Creating & Configuring AZURE CDN ENDPOINT.

Let’s create a CDN Endpoint for the application to be accessible in this case , we need to click on +Endpoint and then enter the name of CDN Endpoint, and select the Origin Type as Storage as we need to link the CDN Endpoint to the Storage Blob and then select Origin Hostname with the Storage Account hostname URL. Followed by which we need to provide the Origin path which includes the name of Blob Name.

Optimised types in CDN Endpoint.

There are two types of Optimisation type which includes.

  1. General web delivery.

  2. Dynamic site acceleration.

After having used both the types, i prefer to use Dynamic site acceleration as its more optimized, and has better performance and faster caching as compared to General web delivery, but with higher price tag involved.

**Probe Path: **Probe path includes the file placed on the origin server to optimize network routing configurations for the CDN. In our case the origin server is Storage Blob to which the CDN Endpoint is pointing to.

After successfully creating the CDN Endpoint, here’s how it looks like, we need to now make sure that whenever the user enters the CDN Endpoint URL which is linked to the storage blob it should be able to access the website but that’s not how it works by default, as it's not able to locate index.html.It’s never recommended for the user to enter **www.domainname.com/index.html** as that adds an extra overhead from the user's side to append index.html each time he wants to access the website. In order to fix this, we will be using Verizon CDN Portal to configure the redirection rules for index.html as well as http-to-https redirection.

Configuring rules for CDN endpoint.

We need to click on Manage, which will redirect us to Verizon Portal in order to configure the rules.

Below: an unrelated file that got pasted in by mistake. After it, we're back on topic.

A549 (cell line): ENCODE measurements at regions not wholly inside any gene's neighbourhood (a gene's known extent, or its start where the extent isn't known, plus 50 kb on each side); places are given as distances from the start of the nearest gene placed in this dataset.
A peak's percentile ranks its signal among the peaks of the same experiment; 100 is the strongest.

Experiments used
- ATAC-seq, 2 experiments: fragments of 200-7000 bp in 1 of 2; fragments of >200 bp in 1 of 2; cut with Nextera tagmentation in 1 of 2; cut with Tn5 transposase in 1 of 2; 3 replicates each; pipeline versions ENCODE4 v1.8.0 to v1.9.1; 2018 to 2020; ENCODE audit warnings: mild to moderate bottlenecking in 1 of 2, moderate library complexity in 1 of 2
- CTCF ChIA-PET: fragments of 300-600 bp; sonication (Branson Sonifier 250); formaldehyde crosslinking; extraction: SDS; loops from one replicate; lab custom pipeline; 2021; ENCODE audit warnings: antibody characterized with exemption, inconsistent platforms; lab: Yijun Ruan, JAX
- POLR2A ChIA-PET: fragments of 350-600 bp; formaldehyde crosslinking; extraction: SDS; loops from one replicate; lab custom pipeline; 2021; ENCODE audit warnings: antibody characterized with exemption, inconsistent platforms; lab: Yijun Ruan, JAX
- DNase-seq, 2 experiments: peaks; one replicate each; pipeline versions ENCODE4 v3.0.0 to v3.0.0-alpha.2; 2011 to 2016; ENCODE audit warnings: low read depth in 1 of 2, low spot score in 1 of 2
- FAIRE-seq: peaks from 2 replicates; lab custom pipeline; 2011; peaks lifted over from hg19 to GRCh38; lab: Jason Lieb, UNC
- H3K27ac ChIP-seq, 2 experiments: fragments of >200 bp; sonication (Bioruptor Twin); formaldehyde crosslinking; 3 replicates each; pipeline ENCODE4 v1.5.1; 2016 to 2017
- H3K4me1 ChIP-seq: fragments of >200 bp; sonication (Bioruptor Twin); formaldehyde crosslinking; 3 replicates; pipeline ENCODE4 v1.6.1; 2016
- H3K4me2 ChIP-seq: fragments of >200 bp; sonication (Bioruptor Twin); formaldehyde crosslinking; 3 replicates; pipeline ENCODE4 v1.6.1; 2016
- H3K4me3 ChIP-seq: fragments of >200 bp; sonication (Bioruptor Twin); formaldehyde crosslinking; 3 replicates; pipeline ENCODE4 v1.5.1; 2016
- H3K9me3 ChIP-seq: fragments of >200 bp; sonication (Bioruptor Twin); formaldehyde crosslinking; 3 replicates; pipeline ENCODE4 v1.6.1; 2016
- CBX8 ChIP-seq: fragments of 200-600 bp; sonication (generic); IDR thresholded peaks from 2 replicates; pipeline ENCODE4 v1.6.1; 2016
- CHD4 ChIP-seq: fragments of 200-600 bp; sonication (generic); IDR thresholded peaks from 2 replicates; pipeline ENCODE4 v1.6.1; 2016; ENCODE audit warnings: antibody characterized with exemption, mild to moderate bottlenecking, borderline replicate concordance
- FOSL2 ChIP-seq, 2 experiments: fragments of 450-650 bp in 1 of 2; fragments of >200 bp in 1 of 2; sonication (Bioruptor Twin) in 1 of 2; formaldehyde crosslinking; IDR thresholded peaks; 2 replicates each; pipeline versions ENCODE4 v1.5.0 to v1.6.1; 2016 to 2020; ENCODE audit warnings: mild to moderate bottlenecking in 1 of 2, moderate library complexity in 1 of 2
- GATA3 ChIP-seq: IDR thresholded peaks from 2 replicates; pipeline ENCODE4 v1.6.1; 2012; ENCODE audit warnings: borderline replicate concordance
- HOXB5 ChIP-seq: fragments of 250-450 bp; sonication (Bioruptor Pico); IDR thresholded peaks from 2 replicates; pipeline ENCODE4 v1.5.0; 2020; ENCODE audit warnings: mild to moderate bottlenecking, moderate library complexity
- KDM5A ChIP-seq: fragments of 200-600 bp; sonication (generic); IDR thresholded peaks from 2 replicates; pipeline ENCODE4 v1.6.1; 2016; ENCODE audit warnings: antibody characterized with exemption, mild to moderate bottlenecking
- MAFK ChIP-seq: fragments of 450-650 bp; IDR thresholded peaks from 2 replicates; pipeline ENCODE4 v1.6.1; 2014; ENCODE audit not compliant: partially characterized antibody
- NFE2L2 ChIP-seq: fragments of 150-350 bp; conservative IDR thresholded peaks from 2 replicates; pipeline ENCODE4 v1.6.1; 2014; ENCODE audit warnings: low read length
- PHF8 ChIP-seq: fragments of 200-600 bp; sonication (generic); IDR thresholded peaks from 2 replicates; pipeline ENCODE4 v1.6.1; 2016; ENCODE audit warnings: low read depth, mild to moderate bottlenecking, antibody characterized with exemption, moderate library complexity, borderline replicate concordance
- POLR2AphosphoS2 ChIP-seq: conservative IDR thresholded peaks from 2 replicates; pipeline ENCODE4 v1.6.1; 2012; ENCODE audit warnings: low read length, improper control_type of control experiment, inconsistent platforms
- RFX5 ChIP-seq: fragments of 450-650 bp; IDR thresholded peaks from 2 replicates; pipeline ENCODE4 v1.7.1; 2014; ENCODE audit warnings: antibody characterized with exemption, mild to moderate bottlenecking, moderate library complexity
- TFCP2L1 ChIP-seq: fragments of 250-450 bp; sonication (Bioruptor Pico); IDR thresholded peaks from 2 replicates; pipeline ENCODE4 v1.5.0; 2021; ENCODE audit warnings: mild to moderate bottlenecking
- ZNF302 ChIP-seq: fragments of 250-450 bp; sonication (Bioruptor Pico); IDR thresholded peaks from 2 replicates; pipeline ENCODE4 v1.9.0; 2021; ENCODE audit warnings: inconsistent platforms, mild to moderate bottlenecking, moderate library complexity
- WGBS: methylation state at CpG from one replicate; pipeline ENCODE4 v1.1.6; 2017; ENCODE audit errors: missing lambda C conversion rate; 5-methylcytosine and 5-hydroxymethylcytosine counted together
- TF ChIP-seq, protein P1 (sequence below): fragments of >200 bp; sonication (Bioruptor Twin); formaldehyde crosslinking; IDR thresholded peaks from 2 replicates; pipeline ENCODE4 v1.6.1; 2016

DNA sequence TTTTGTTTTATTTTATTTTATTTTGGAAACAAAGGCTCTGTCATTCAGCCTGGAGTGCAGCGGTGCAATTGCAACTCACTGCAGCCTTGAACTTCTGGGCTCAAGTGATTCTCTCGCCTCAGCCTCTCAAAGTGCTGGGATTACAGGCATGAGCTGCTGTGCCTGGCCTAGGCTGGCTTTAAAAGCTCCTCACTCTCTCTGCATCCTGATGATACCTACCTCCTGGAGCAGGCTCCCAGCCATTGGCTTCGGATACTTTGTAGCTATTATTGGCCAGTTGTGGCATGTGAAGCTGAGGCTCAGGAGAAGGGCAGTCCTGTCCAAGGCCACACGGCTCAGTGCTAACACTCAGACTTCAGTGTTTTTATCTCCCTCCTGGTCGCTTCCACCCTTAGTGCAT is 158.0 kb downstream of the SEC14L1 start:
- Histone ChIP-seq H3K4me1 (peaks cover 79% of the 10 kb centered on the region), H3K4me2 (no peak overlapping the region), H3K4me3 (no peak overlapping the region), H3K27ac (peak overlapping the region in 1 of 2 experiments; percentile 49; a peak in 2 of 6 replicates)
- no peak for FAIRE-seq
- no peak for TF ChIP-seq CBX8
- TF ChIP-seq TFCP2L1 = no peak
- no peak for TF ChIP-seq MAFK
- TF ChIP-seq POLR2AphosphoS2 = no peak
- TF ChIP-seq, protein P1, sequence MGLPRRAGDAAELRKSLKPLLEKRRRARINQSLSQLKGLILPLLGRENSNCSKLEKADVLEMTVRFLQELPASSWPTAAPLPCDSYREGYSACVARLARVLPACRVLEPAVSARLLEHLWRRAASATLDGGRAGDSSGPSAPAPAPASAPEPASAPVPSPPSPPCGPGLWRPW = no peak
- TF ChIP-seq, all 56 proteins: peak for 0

In this case, we will configure two rules.

1. HTTP-to-HTTPS Redirection Rule:

This will perform a URL-redirect if in case the user request for http it will perform a URL redirect to https.

2. URL Rewrite (index.html):

This rule will perform URL rewrite so that even if the user enters the CDN endpoint it will perform URL rewrite and add index.html automatically so that it removes the overhead for the user to append index.html to the domain name each time.

STEPS TO CONFIGURE THE RULES.

After the CDN portal opens up we need to click on ADN, as we have DSA as a CDN type enabled and then click on Rules Engine after which we now can configure the rules for the same.

1. http-to-https redirection

<rules schema-version=“2” rulesetversion=“2”

rulesetid=“XXXXXXX”

xmlns=“http://www.whitecdn.com/schemas/rules/2.0/rulesSchema.xsd”>

<rule id=“XXXXXXX” platform=“adn” status=“active”

version=“0” custid=“XXXXXXX”>

<description>tymmychn_http_to_https</description>

<!–If–>

<match.request-scheme value=“http”>

<feature.url-redirect code=“301”

pattern=“/XXXXXXX/tymmychn/tymmychn/(.*)”

value=“https://%{host}/$1” />

</match.request-scheme>

</rule>

</rules>
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2. url rewrite for index.html

<rules schema-version=“2” rulesetversion=“2”

rulesetid=“XXXX”

xmlns=“http://www.whitecdn.com/schemas/rules/2.0/rulesSchema.xsd”>

<rule id=“XXXX” platform=“adn” status=“active”

version=“0” custid=“XXXX”>

<description>tymmychn_rewrite_index.html</description>

<!–If–>

<match.always>

<feature.url-user-rewrite

pattern=“/XXXX/tymmychn/tymmychn/$”

value=“/XXXX/tymmychn/tymmychn/index.html” />

</match.always>

</rule>

</rules>
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After applying the rules here how it should look like.

INDEX.HTML — URL REWRITE